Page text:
Difference between Bretton Woods System and Gold Standard

There are several different forms of currencies that have been used as legal tender in international trade, including fiat money, commodity money, commercial bank money, and fiduciary money. Money is a controlled good, yet it is nevertheless a delicate commodity since it may produce economic instability if not managed properly. Attempting to standardize the world's monetary system is an exciting new frontier.

Multiple international treaties attempting to standardize monetary systems have been signed into law. These pacts were struck to establish monetary order. In the next part, we'll examine the similarities and differences between the Bretton Woods system and the gold standard.

What is Bretton Wood Systems?

In July 1944, 703 delegates from 44 different countries met to negotiate this agreement. Bretton Woods, New Hampshire was the United Nations Monetary and Financial Conference venue. This is how the agreement got its now−famous name, the Bretton Woods Accord.

The United States dollar was based on this system of money. Currency values throughout the world tracked the US dollar's rise and fall. President Richard M. Nixon announced that the United States would no longer accept gold in exchange for U.S. currency in the early 1970s. The system, in existence since the early 1900s, was finally dismantled thanks to this discovery.

To prevent currency devaluations caused by competitive markets, the delegates met to debate methods to strengthen the international monetary system and stimulate global economic growth. As a result of the agreement, the World Bank and the International Monetary Fund were created (IMF). Even after the Bretton Woods system was destroyed, the World Bank and the International Monetary Fund (IMF) continued to play crucial roles in the international monetary system.

Once the agreement went into force, the value of the US dollar was guaranteed to remain fixed at the value of gold, while the value of all other currencies remained pegged to the value of the US dollar. At that time, $35 bought a buyer a single ounce of gold.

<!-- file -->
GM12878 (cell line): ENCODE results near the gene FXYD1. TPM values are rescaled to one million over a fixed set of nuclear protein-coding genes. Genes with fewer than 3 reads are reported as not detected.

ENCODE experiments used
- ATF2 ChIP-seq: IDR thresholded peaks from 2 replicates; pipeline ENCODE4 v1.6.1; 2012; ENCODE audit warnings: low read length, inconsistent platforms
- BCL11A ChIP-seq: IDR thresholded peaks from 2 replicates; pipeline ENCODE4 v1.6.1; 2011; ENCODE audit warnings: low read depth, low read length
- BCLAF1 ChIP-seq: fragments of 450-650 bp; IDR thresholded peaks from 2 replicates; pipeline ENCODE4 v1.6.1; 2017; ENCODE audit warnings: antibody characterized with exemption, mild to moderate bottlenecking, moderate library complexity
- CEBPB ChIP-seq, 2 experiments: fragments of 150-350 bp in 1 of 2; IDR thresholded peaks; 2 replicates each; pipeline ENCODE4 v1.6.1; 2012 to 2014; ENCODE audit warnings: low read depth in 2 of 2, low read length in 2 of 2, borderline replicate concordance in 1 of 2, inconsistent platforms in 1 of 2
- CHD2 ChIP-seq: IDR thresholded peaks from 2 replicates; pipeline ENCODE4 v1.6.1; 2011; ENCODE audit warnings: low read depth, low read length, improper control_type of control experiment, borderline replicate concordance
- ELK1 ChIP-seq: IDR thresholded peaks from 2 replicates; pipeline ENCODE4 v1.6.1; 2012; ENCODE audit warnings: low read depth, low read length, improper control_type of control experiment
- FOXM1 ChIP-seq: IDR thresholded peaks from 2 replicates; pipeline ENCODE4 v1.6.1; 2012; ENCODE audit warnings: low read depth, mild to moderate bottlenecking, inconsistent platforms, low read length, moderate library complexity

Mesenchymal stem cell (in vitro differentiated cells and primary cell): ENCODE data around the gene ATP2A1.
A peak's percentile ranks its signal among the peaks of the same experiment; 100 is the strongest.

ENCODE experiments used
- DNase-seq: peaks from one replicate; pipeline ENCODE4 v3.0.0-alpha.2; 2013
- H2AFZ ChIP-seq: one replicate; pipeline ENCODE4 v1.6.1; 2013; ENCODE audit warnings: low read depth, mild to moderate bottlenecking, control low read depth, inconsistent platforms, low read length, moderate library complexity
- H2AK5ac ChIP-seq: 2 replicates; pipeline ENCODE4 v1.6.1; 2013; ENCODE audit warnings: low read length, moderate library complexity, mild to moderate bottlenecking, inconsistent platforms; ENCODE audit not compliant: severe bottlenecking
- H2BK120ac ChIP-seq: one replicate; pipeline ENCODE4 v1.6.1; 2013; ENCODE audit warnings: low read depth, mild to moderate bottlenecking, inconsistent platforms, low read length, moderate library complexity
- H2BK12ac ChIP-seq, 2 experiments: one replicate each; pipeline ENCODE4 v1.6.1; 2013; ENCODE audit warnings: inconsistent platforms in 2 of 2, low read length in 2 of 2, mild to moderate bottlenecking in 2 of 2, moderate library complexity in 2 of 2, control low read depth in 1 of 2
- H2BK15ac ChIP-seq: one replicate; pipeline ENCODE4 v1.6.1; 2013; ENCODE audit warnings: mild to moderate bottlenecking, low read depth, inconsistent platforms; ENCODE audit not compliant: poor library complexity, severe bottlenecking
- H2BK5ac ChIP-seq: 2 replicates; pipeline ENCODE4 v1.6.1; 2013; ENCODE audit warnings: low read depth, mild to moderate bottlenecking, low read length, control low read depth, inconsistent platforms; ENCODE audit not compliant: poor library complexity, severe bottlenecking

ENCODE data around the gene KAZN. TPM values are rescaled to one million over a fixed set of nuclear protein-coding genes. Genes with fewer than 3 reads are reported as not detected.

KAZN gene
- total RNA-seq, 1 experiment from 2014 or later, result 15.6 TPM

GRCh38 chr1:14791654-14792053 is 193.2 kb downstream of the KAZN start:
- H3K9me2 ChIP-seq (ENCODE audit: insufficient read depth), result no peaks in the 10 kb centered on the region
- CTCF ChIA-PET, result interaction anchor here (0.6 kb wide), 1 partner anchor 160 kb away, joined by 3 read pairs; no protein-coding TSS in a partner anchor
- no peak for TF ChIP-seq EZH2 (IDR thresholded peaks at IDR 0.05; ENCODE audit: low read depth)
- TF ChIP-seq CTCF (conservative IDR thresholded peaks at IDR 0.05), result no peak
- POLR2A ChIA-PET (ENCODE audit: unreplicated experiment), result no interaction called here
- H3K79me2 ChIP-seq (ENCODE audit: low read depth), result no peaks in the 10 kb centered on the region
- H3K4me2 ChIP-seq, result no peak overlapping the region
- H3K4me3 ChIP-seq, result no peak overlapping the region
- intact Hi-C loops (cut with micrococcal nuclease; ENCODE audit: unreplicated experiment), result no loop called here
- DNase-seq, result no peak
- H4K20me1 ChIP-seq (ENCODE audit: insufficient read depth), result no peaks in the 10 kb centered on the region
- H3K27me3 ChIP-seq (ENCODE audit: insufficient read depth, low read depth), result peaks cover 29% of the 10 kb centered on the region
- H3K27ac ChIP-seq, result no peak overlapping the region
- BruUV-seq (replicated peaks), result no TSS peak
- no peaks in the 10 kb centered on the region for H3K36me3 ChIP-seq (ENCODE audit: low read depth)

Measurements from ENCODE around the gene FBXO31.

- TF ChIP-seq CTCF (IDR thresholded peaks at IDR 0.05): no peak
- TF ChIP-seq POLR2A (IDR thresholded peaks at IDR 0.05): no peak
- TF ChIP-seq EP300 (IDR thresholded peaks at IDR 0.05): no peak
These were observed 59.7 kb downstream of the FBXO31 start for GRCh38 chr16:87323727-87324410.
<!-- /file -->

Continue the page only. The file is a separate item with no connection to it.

The advantages of participating in the Brett Woods agreement −

  • All 44 participating countries could communicate more easily as a result.

  • It was the driving force for the creation of the World Bank and the IMF.

  • The steady exchange rates made possible by currency pegs promoted commerce.

  • The wild fluctuations in exchange rates throughout the world were tamed by this.

  • The stability of the national exchange rate facilitated the World Bank's ability to make loans and grants to the country.

Despite its failure in 1973, it still significantly impacts global finance. The two brand−new organizations are still offering their services to government agencies across the world.

What is Gold Standard?

A gold standard monetary system was one in which the value of a country's currency was fixed to the price of gold. According to an international agreement, countries' currencies were pegged to a predetermined amount of gold. From then on, paper currency's worth was established by comparing it to the predetermined rate. Gold might be exchanged for local currency at a set rate. Furthermore, neither export nor import restrictions on gold were enforced.

In 1696 and 1812, the gold standard was formally established and expanded.

Governments throughout the world no longer use the gold standard in their currencies. The United Kingdom and the United States abandoned the currency in 1931 and 1933, respectively. After then, the system was replaced with fiat money, a currency kind that is required by law to be used.

The following are some benefits that come with using the gold standard −

  • Distribution of the various types of money was controlled because of the reliance on physical quantities of gold.

  • This made it easier for people to follow the rules, which ultimately led to a more stable economy.

Differences: Bretton Woods System and Gold Standard

Both had the support of major countries across the world. Both parties desired a monetary system in which exchange rates were stable and the expansion of international trade. The following table highlights the major differences between these two systems −

Characteristics Bretton Woods System Gold Standard
Definition In July 1944, 703 representatives representing 44 countries signed the Bretton Woods Accord. The agreement stipulated that the value of each currency would be pegged to that of the US dollar. In monetary terms, the "gold standard" is a system in which a country pegs its currency's value to the price of gold.
Exchange rate system Under the Bretton Woods accords, a system of fixed exchange rates was implemented. The gold standard allowed for the currency rate to fluctuate freely.


In July 1944, 703 representatives representing 44 countries signed the Bretton Woods Accord. The agreement stipulated that the value of each currency would be pegged to that of the US dollar. However, the term "gold standard" is used to describe a monetary system in which a country's currency was pegged to the price of gold.

As opposed to the fixed exchange rate used under the Bretton Woods system, the gold standard allowed for fluctuating exchange rates. Both parties wanted a stable currency rate system and the development of international trade, but they went about it in different ways.